Watch: Prince Philip’s funeral was exactly 'how he would have liked it'
Mike Tindall has revealed that the royals had to leave Windsor Castle as soon as the funeral of Prince Philip was over, as they sought to follow COVID guidelines.
Prince Philip died on 9 April and the Queen was careful to follow coronavirus regulations at his funeral on 17 April, meaning there were only 30 mourners present.
Despite there being some guidelines to allow for a wake, her grandson-in-law, former rugby player Tindall, confirmed on Friday that they all left promptly.
He's previously praised the Queen for how she led by example during the funeral, saying his love for her had grown on that day.
Speaking on Good Morning Britain on Friday, he said: "I think that's what she does, she leads by example... you say 'amazing to see' but I didn't really want to see it.
"Everyone has seen it now.
"Even after the funeral it was sort of 'you all need to leave', and so you didn't even get to have that supportive side afterwards.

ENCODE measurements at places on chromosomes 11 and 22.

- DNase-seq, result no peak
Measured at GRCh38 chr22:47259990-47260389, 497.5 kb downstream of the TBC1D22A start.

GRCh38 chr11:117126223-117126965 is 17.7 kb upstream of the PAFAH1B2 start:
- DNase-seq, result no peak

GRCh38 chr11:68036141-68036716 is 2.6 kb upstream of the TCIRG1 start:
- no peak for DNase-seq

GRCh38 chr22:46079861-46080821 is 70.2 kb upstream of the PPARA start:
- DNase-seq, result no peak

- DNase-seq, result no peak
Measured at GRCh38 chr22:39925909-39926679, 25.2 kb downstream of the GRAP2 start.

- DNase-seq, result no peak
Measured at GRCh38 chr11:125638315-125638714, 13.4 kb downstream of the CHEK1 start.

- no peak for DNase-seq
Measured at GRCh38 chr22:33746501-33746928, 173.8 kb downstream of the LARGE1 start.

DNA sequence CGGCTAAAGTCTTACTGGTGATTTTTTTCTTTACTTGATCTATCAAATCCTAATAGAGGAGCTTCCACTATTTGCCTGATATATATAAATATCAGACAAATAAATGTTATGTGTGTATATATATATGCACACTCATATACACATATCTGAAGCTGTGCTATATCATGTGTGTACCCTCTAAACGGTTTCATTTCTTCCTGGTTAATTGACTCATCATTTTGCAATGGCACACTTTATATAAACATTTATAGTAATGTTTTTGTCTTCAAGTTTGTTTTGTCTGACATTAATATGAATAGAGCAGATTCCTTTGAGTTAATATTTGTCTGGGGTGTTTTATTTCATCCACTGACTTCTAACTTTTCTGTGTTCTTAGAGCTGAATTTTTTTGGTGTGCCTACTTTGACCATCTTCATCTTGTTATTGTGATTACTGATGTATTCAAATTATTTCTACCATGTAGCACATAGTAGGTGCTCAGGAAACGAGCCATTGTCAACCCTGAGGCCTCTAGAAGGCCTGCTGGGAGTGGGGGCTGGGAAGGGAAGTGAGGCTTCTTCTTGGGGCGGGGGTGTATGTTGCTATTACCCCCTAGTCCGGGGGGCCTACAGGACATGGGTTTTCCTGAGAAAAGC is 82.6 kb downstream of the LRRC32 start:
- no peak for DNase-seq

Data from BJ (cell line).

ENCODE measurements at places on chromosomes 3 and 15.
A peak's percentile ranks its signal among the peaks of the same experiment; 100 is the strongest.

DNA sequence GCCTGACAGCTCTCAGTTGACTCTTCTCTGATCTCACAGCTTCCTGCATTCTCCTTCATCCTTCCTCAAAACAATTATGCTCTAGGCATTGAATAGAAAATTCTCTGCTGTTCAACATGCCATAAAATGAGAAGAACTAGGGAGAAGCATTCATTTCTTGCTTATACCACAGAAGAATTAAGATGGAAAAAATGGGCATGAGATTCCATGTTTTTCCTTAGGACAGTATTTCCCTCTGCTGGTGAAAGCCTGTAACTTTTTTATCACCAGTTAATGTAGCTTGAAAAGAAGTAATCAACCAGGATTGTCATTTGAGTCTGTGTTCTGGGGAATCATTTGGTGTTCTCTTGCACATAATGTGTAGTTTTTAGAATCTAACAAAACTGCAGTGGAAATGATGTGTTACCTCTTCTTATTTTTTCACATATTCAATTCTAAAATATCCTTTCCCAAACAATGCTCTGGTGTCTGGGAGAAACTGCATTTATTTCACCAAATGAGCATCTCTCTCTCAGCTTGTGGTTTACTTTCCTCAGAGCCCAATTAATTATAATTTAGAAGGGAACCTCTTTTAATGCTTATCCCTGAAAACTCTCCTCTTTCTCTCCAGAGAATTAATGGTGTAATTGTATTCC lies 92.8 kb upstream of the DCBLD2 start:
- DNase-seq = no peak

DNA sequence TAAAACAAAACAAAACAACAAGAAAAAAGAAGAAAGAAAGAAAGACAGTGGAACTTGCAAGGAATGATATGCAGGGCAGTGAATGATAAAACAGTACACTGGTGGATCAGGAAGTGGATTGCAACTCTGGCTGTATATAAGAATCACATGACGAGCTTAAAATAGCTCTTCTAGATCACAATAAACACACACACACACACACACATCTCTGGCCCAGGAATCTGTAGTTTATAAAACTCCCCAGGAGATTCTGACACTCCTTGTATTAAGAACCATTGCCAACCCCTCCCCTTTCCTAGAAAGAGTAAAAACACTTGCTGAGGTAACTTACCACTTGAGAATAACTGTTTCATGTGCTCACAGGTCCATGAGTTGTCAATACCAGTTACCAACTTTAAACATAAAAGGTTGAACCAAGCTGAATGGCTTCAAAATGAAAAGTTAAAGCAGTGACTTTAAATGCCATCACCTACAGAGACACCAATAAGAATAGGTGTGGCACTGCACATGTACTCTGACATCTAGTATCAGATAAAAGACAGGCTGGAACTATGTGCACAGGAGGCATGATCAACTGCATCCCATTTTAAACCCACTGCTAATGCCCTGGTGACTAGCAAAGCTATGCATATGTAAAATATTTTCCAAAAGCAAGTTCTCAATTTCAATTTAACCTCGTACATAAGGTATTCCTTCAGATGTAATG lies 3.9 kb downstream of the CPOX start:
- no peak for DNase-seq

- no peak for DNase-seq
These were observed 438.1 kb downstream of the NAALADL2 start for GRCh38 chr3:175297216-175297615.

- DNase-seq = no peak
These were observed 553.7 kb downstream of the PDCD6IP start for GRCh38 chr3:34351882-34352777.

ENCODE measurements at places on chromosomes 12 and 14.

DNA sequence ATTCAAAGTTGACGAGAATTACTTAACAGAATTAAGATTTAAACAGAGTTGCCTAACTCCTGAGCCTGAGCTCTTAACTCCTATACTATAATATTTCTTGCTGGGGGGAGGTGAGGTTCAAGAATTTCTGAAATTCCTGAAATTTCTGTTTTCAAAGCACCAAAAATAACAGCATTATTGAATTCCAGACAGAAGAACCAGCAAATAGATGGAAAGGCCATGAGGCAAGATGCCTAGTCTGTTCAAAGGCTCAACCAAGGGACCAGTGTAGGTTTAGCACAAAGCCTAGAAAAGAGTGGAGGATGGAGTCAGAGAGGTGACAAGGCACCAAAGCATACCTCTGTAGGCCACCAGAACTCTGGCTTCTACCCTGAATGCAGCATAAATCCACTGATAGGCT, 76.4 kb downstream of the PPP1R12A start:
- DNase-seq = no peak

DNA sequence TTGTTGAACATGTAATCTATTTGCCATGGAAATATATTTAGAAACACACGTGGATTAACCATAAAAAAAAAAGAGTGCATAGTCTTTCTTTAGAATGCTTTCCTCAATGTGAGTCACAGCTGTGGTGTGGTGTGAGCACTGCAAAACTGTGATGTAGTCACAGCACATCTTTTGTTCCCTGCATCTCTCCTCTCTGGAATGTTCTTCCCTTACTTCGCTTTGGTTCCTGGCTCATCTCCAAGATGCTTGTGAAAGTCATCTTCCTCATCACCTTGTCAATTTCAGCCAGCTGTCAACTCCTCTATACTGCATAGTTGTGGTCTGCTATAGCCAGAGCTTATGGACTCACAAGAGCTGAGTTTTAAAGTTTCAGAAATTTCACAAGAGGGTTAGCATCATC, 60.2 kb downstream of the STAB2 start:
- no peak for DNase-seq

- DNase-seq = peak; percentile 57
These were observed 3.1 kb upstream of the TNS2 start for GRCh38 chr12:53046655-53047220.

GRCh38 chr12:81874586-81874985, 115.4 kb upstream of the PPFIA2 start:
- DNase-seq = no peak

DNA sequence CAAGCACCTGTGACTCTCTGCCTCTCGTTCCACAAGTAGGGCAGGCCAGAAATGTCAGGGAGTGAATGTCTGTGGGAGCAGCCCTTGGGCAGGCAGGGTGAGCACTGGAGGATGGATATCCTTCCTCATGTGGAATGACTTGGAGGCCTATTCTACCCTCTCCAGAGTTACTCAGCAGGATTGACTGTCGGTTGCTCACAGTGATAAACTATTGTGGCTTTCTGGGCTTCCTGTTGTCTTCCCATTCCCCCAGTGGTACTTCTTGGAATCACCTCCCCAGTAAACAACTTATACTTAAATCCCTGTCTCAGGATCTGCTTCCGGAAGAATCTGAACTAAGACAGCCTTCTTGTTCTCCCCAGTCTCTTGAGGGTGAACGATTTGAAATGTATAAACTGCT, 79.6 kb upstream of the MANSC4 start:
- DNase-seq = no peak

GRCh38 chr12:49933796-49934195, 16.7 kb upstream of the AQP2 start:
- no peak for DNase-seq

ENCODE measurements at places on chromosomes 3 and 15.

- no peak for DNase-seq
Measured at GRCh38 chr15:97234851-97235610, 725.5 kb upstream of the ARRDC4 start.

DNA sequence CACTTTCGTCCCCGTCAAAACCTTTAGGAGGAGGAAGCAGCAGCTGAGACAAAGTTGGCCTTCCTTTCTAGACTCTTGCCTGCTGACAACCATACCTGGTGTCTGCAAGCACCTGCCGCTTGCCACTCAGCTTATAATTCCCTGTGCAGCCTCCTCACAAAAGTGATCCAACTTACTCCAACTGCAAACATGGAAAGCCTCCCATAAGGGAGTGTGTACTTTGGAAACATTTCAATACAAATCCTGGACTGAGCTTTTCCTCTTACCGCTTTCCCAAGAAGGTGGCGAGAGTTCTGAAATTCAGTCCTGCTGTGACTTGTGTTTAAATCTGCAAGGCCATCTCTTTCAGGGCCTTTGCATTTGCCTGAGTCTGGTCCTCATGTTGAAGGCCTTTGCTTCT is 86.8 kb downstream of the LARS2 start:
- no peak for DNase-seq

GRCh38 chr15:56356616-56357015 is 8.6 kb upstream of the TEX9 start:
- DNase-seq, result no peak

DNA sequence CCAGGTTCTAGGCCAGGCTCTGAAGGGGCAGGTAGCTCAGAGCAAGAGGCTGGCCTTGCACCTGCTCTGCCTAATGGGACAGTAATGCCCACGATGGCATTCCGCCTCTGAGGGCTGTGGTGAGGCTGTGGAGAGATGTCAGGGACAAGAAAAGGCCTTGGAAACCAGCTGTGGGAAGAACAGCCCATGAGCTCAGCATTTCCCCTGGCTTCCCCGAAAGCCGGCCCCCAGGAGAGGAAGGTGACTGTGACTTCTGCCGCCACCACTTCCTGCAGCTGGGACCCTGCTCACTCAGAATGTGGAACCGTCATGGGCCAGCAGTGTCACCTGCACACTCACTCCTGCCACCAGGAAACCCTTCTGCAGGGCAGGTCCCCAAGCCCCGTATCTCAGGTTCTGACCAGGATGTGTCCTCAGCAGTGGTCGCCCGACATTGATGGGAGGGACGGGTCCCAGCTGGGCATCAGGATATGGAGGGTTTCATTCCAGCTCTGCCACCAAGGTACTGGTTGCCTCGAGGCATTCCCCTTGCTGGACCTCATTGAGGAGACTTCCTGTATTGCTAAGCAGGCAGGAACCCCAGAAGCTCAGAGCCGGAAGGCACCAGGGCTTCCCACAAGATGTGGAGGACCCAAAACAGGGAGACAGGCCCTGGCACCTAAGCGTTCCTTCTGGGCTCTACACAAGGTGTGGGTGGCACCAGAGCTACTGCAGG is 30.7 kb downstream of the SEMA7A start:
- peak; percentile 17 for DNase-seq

"The way that the funeral was planned and run was exceptional... for Zara it was seeing his carriage, ponies, and the gloves, and the sugar cube box and all that lined up."
He also spoke to BBC Breakfast, saying: "Loss is always going to be difficult, I thought the funeral was beautifully done.
"But having to see the Queen make a stand in terms of showing what the world was at the moment and sit on her own and be as brave as she was, summed her up as a lady. She was amazing."
He added: "The funeral finished and it was sort of, get in your cars and go home. That is what was allowed, that's what the law and the rules state and so that's what happened.
"It was tough, but the funeral was done so well. I think he would have been happier about the way it happened."
Watch: Tindall tells of his parents’ lockdown isolation to raise Parkinson’s awareness
Tindall is married to Zara, one of the Queen's granddaughters, and so was one of the smaller number of mourners at the service at St George's Chapel.
He previously described it as "eerie" but said that the smaller service is probably what the Duke of Edinburgh would have wanted.
Speaking on his podcast last week, he said: "The way everything was I think it was the perfect day... how he would have liked it.
"No fuss, get on with it, and my love for the Queen was even better."
Earlier this month, Tindall experienced his first royal engagement as he chatted to the wife of the Queen's cousin, the Duchess of Gloucester, about Parkinson's and his family's battle with the disease.
His father Philip was diagnosed with the disease in 2003 and he discussed how lockdown had been for his parents as his mother, Linda, is his primary carer.
The Tindalls don't carry out royal duties, and live on the Gatcombe estate, which is owned by Princess Anne, the Queen's only daughter.